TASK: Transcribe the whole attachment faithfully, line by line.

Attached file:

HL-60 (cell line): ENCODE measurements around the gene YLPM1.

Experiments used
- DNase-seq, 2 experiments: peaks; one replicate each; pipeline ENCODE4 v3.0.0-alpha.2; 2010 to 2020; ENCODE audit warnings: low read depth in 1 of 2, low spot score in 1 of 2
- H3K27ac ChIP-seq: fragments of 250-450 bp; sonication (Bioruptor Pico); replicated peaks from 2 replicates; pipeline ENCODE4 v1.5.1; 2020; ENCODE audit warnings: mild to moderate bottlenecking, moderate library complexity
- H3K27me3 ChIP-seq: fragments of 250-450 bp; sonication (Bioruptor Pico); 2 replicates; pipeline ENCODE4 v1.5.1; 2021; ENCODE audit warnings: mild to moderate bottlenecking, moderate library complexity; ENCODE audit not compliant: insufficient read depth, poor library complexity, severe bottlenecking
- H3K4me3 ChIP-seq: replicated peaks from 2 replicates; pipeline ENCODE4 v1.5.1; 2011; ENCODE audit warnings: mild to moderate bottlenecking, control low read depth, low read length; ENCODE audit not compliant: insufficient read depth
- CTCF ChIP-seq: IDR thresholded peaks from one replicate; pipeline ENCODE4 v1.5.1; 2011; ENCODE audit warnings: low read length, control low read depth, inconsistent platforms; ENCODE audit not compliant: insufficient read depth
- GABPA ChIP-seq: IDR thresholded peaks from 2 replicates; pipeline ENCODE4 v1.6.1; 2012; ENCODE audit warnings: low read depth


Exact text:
HL-60 (cell line): ENCODE measurements around the gene YLPM1.

Experiments used
- DNase-seq, 2 experiments: peaks; one replicate each; pipeline ENCODE4 v3.0.0-alpha.2; 2010 to 2020; ENCODE audit warnings: low read depth in 1 of 2, low spot score in 1 of 2
- H3K27ac ChIP-seq: fragments of 250-450 bp; sonication (Bioruptor Pico); replicated peaks from 2 replicates; pipeline ENCODE4 v1.5.1; 2020; ENCODE audit warnings: mild to moderate bottlenecking, moderate library complexity
- H3K27me3 ChIP-seq: fragments of 250-450 bp; sonication (Bioruptor Pico); 2 replicates; pipeline ENCODE4 v1.5.1; 2021; ENCODE audit warnings: mild to moderate bottlenecking, moderate library complexity; ENCODE audit not compliant: insufficient read depth, poor library complexity, severe bottlenecking
- H3K4me3 ChIP-seq: replicated peaks from 2 replicates; pipeline ENCODE4 v1.5.1; 2011; ENCODE audit warnings: mild to moderate bottlenecking, control low read depth, low read length; ENCODE audit not compliant: insufficient read depth
- CTCF ChIP-seq: IDR thresholded peaks from one replicate; pipeline ENCODE4 v1.5.1; 2011; ENCODE audit warnings: low read length, control low read depth, inconsistent platforms; ENCODE audit not compliant: insufficient read depth
- GABPA ChIP-seq: IDR thresholded peaks from 2 replicates; pipeline ENCODE4 v1.6.1; 2012; ENCODE audit warnings: low read depth